The Kansas State University Veterinary Diagnostic Laboratory and College of Veterinary Medicine are looking for cow-calf producers to participate in a study on the prevalence bovine anaplasmosis in the state’s cowherds. Kansas veterinary practitioners will be calling on clients to take part in the study. The targeted sampling period will be October 1, 2016, through January 31, 2017.
As part of the study, blood samples will be collected on 16,100 adult cattle from 1,610 Kansas cow-calf operations. The samples will be stored for future use in discovering the prevalence of other diseases including bovine viral diarrhea, Johne’s disease and bovine leucosis.
Studies have assessed anaplasmosis prevalence in other states, but not in Kansas. An increase in the number of positive cases in Kansas identified by the K-State Diagnostic Lab from 2013 to 2015 suggests rising awareness among veterinarians and producers and/or an elevated prevalence of the disease.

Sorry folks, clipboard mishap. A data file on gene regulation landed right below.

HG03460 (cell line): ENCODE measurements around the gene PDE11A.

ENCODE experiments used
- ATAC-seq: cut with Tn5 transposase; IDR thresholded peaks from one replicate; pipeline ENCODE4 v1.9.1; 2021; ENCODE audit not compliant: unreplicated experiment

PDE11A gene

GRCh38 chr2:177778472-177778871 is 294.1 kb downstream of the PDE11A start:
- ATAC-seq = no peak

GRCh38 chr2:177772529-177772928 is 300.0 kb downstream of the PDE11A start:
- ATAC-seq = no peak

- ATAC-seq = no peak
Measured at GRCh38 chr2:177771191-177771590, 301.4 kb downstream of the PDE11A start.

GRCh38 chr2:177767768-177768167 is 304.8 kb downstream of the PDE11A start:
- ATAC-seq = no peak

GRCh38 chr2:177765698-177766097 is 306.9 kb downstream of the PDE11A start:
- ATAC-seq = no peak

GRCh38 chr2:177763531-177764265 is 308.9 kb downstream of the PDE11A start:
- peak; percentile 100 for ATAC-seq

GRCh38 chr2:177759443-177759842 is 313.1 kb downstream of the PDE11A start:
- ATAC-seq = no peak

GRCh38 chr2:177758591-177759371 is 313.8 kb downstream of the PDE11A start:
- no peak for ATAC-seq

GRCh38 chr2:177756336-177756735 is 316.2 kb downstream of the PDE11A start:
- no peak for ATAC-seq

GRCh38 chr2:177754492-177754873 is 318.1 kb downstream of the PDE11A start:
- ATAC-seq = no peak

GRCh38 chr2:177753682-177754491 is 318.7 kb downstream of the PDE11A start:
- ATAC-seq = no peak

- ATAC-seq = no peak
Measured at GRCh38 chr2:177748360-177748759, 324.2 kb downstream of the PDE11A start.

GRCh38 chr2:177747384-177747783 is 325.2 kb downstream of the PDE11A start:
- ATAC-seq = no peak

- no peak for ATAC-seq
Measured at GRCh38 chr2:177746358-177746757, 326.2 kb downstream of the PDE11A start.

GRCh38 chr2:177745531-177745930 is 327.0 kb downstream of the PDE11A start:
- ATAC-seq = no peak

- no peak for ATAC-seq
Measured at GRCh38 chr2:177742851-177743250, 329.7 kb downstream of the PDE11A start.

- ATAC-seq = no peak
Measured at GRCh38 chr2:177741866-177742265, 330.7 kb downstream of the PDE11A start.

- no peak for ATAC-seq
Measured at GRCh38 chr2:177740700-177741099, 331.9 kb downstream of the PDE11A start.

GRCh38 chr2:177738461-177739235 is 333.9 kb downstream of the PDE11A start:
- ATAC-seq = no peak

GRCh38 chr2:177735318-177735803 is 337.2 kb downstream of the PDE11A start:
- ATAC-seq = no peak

Anaplasmosis is a blood disease that causes sudden death, abortion, weight loss and performance reductions. Animals that become infected and survive become lifelong carriers that show few or no symptoms and serve as a source of infection to the rest of the herd.
According to K-State veterinarians, understanding anaplasmosis prevalence and management factors contributing to its presence will be important for creating disease prevention plans. Questions on the study or the disease can be directed to K-State’s Gregg Hanzlicek at (785) 532-4853 or email@example.com.